A refreshingly cool breeze blows over me as I step out in to the streets of Buenos Aires. I fight the tiredness, perhaps a little jetlagged but most likely the effect of spending around 10 hours stuck at Bogota airport the day before.
Even as airports go, Bogota’s is particularly dull and boring. Think of being blindfolded and made to sit in the centre of Slough for a week. The reason for the delay wasn’t even clear – they’d told me that it was ‘too cold’ in Buenos Airport.
I knew that it was coming in to winter down there, but for a flight to be delayed just for being a bit cold seemed a bit odd. I was met with blank looks when I politely enquired if there was some extreme weather or something, and even blanker looks when I joked about some free beer for the inconvenience.
I later checked my tablet to find that it was 13 degrees, so who knows. A slight silver lining was actually bumping in to a friend I’d met in a hostel in Cartagena a few weeks before. I’d been in the airport about 6 hours by this point, so was able to give her an insider’s tour of the top tourist attractions, the quiet spots, best places for wifi and power, and … ok I’m boring myself typing this but No matter – I made it to Buenos Aires.
My first day foray on to the streets of the Argentinian capital didn’t last long without incident. As I reached some traffic lights at a relatively busy intersection in town, a well dressed businessman looked curiously down at my feet, slowly up to my face, and then back down to my feet.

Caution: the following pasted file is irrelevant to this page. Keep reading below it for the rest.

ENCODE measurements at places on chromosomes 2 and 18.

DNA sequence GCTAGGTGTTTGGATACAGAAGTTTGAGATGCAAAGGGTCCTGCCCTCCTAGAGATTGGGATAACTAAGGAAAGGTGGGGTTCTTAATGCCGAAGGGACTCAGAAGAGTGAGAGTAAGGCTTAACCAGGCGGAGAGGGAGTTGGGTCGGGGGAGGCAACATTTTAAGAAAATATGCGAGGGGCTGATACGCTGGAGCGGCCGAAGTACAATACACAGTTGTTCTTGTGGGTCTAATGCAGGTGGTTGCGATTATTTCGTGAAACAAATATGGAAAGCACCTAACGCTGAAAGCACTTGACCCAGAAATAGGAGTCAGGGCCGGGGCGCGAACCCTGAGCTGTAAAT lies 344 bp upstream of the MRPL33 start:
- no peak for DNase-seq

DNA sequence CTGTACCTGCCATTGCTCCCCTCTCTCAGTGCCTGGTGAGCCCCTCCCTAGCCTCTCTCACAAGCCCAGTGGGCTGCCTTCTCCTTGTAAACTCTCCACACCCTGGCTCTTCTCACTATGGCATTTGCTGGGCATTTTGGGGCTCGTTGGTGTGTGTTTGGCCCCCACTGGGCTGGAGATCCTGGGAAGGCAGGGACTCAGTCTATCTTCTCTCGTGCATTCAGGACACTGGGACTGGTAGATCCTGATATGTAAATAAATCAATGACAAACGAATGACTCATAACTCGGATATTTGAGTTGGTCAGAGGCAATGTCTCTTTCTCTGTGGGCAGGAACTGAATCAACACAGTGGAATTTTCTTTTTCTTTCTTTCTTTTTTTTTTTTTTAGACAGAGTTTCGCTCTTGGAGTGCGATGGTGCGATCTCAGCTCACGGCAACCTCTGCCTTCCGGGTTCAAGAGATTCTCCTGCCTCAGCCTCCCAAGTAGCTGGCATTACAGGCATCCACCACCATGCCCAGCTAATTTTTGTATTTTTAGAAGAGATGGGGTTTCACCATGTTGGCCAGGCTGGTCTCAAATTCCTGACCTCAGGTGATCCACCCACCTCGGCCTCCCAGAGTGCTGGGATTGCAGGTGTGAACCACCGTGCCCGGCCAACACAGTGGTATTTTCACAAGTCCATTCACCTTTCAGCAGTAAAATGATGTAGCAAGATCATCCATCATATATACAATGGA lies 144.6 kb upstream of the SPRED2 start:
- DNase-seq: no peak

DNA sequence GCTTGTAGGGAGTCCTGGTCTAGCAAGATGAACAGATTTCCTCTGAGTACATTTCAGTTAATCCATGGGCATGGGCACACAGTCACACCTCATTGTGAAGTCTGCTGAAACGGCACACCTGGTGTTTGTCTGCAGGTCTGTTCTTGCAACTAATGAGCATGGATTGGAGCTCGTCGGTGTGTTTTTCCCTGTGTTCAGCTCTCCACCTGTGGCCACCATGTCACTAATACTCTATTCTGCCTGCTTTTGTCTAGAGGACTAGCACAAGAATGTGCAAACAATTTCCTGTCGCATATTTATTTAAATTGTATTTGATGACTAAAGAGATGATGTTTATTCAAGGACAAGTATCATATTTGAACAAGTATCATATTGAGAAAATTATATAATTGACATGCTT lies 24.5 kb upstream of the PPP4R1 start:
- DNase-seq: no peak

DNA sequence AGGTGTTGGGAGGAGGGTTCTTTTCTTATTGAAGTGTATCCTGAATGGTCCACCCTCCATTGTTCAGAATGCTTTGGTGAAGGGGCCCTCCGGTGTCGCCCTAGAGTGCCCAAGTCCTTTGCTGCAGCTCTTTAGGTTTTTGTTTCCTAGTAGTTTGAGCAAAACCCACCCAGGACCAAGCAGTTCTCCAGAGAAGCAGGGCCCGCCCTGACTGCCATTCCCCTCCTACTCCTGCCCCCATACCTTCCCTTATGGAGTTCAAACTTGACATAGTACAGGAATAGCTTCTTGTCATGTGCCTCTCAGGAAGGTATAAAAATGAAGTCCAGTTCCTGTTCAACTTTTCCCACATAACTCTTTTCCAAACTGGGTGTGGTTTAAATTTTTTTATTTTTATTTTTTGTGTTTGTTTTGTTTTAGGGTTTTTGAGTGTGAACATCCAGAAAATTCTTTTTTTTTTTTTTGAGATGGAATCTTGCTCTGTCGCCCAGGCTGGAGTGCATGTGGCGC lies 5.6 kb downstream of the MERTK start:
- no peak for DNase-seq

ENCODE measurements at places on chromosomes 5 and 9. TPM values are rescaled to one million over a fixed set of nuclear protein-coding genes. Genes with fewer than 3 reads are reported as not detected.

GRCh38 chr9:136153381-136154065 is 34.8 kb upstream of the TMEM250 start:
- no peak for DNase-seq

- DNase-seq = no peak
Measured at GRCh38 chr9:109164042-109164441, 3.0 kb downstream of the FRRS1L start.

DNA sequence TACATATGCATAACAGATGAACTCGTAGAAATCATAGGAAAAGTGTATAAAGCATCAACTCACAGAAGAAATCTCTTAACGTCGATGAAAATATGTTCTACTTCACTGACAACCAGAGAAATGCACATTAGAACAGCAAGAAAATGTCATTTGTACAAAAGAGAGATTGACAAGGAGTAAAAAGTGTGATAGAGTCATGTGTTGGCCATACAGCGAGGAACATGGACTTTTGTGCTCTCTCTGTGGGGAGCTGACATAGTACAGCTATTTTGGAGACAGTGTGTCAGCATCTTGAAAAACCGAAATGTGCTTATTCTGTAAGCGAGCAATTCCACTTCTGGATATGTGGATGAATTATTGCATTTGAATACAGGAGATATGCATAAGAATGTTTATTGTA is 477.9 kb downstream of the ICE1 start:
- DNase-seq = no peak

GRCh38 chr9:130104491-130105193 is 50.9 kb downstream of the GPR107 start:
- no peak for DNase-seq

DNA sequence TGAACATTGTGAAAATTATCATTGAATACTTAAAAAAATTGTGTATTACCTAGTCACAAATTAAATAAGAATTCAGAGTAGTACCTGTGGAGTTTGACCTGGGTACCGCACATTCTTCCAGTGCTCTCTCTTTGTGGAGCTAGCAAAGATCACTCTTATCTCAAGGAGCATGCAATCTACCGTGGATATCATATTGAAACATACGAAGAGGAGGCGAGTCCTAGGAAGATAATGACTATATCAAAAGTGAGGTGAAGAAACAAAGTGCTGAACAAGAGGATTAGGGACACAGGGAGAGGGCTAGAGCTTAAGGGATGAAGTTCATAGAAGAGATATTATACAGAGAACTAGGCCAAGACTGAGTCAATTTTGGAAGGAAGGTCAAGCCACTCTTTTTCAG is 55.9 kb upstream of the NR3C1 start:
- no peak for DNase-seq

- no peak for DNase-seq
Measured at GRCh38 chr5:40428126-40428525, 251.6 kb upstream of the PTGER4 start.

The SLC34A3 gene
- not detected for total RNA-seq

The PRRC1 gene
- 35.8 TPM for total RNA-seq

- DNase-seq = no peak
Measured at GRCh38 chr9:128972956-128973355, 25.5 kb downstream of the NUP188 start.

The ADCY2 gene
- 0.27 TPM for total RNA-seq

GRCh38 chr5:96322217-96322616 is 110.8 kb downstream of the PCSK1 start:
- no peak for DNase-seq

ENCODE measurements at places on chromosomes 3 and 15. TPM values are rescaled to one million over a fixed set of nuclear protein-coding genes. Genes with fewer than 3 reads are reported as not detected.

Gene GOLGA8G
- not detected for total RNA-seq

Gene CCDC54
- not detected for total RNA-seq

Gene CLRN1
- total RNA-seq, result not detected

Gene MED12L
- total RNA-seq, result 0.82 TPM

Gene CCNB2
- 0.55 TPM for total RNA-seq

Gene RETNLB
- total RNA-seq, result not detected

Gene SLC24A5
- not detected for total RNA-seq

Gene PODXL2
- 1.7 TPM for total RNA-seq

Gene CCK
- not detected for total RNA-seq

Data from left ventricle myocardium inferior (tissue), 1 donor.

I hadn’t given it much thought, but it daunted on me that I was wearing flip flops in winter. It didn’t feel particularly cold, although it was clear everyone else had twice as many layers as I did. ‘You’re not from Argentina, are you?’ he mocks, nodding at my feet. ‘In England this is our summer’ I joke back (weather joke, nice one James..).We exchange a few words and he welcomes me to Buenos Aires – hard to imagine that happening in London I thought, as he scurried off in to the busy commuter crowd.
If you’d have dropped me in the centre of the city, I’d have guessed Portugal, Spain or Italy – it has a very European feel about it, including the people themselves. Suddenly I didn’t quite feel so far away from home, and the sense of familiarity brought a welcome change to begin with.
Particularly elegantly dressed, at times walking through Buenos Aires felt like a sophisticated catwalk. Think of a procession of girls, probably working in Human Resources for a corporate company, each trying to outdress each other and armed with their fake smiles and gossip. While not unfriendly, you never quite feel that they actually want to be talking to you, or that their time is more valuable than yours. A bizarre metaphor but I know what I mean…
It didn’t help that I hadn’t shaved or had a hair cut in what was now a very long time. After wondering aimlessly I spied a barber shop and entered with a higher then usual sense of trepidation. It’s not that I worry what my hair looks like when I come out, I just hate the experience. I’d stop short at calling it a phobia, but I’m always glad when it’s over – the forced conversation about topics you really don’t care about, and as an Englishman in Argentina I wasn’t sure my hair or ears would survive if he knew this.